ACLU Announces Lawsuit Against Baltimore PD For Response To Det. Suiter Shooting
Baltimore, MD – The American Civil Liberties Union (ACLU) announced Monday that the residents of Baltimore’s Harlem Park neighborhood have filed a lawsuit against the police department for their treatment during the investigation of Detective Sean Suiter’s shooting death.
The lawsuit alleges that the Baltimore Police Department imposed a “virtual police state” on the West Baltimore residents who lived nearby the area where Det. Suiter was fatally shot in the days that followed his death, WJZ reported.
The lawsuit claims police set up a perimeter and locked down the area in a manner which required Harlem Park residents to show identification at checkpoints or at their homes proving they lived in the area.
The lockdown on the predominantly-black neighborhood lasted for six days following the detective’s Nov. 15, 2017 shooting.
“I really felt like I was in jail. I didn’t feel like I should have to show my ID every time I come to my own neighborhood. Family couldn’t come over. My son couldn’t come home from school- it was just too much going on,” Harlem Park resident Nicole Lee told WJZ.
The lawsuit alleges that residents were “stopped by police, without any individualized suspicion of wrongdoing, any time they came and went from their homes.”
The suit asks the court to declare that the residents’ federal and state constitutional rights were violated, WJZ reported.
It also wants the court to prohibit Baltimore police from ever doing another similar neighborhood lockdown.
The lawsuit calls for the destruction of all the personal information obtained from residents during the investigation and seeks financial compensation for the violation of their civil rights by the Baltimore Police Department, according to WJZ.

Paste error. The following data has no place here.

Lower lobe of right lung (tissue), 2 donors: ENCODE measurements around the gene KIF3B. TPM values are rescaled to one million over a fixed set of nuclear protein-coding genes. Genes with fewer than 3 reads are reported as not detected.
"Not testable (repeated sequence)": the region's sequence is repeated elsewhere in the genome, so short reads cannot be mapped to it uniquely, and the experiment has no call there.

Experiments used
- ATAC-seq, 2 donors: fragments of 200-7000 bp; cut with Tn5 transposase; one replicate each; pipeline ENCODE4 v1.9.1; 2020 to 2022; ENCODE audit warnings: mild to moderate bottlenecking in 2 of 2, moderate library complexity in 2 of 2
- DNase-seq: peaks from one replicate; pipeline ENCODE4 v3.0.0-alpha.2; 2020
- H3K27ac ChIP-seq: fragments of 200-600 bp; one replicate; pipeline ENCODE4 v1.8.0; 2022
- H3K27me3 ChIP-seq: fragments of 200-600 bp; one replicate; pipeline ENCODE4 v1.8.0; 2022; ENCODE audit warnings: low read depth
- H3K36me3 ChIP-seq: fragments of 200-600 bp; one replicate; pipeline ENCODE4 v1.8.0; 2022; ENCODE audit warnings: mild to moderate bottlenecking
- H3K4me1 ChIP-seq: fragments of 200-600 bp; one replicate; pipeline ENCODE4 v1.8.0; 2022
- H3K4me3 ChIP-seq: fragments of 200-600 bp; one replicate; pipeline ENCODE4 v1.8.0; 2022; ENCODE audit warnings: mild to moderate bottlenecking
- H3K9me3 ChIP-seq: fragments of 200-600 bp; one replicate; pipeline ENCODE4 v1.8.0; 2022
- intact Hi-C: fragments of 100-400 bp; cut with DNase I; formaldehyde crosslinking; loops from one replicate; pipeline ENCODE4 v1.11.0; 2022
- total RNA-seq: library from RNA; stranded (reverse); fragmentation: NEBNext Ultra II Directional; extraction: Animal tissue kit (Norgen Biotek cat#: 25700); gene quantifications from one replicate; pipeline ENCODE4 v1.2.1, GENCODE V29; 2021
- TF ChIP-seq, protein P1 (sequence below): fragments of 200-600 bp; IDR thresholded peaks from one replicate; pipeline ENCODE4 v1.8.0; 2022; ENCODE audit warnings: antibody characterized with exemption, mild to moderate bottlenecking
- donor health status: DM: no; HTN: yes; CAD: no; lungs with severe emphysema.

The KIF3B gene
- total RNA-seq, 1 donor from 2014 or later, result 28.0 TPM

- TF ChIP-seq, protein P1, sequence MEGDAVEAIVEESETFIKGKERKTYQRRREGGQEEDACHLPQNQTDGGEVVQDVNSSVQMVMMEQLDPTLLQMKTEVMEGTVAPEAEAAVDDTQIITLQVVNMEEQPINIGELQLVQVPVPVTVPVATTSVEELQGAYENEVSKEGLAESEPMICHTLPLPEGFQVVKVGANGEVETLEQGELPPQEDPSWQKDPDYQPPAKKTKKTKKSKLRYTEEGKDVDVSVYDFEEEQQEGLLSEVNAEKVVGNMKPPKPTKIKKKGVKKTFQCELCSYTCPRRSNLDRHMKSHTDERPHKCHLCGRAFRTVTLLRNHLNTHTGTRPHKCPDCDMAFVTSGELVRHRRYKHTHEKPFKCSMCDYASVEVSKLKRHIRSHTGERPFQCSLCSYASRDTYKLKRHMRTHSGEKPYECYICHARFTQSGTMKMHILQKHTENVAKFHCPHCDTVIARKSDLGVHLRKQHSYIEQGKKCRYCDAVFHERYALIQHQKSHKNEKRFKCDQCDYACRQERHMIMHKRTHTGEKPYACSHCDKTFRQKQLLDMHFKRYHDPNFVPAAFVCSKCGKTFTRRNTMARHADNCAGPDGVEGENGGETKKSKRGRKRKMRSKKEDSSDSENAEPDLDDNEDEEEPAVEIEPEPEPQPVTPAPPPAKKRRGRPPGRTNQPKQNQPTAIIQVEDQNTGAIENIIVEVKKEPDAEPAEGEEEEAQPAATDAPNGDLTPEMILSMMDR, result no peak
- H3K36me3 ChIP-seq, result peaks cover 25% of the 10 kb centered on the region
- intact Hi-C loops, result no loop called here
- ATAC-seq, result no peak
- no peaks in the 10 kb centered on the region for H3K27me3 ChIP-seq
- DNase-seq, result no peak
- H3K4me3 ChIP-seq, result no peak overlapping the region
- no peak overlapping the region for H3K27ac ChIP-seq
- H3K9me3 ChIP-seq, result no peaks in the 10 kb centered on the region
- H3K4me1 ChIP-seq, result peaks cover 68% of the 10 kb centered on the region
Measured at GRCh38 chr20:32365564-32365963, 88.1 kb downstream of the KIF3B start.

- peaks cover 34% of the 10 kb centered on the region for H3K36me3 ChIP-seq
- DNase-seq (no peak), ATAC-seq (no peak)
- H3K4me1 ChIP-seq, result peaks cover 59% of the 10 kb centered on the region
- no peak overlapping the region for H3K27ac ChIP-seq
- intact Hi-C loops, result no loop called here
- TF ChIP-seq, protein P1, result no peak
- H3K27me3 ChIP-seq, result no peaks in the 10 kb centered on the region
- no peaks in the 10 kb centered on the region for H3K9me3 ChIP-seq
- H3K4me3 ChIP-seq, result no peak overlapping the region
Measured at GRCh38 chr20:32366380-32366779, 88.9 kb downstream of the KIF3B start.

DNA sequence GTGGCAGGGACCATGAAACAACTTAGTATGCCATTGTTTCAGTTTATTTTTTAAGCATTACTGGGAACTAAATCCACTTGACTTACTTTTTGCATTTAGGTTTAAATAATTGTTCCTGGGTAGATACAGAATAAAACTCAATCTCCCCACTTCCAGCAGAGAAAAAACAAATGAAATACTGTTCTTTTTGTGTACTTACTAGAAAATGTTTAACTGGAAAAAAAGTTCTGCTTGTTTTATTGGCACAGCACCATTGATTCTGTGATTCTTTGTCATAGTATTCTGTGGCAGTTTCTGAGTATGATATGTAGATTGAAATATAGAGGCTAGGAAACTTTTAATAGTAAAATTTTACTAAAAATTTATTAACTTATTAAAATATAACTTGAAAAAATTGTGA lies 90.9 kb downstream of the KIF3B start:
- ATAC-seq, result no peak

“We know that what Baltimore Police did in Harlem Park would not have happened in Roland Park. It’s time for unequal policing in Black and white neighborhoods to stop. There must be justice for families in Harlem Park.” ACLU of Maryland Executive Director Dana Vickers Shelley said.
Residents complained about the inconvenience of having the neighborhood under lockdown at the time, The Baltimore Sun reported.
"This is ridiculous because you can't go in the house. My kids missed two days of school because they was doing that SWAT thing out here. I can't take this," Harlem Park resident Lakeisha McLean told WBAL.
The ACLU raised a hue and cry and questioned the legality of the investigative process of the police department as it was being implemented.
But now-former Baltimore Police Commissioner Kevin Davis brushed off complaints, The Baltimore Sun reported.
“I would much rather endure some predictive criticism from the ACLU and others about that decision, than endure a conversation with Detective Suiter's wife about why we didn't do everything we possibly could do to recover evidence and identify the person who murdered her husband," Commissioner Davis said at the time.
Det. Suiter was conducting a follow-up investigation in connection with a 2016 triple homicide when he was shot in the head with his own weapon on Nov. 15, 2017.
His death was ruled a homicide by the medical examiner’s office and Baltimore police investigated it as such.
But in August of 2018, an independent review board concluded that Det. Suiter’s fatal gunshot wound had been self-inflicted.
Baltimore police announced on Nov. 6 that they had closed the investigation after a Maryland State Police investigation also concluded that Det. Suiter’s death was a suicide.
Det. Suiter’s family has continued to dispute all assertions that his death was a suicide and have called his murder an “inside job.”
The detective was scheduled to testify in the highly-publicized trial of members of the city’s former Gun Trace Task Force the day after he was shot.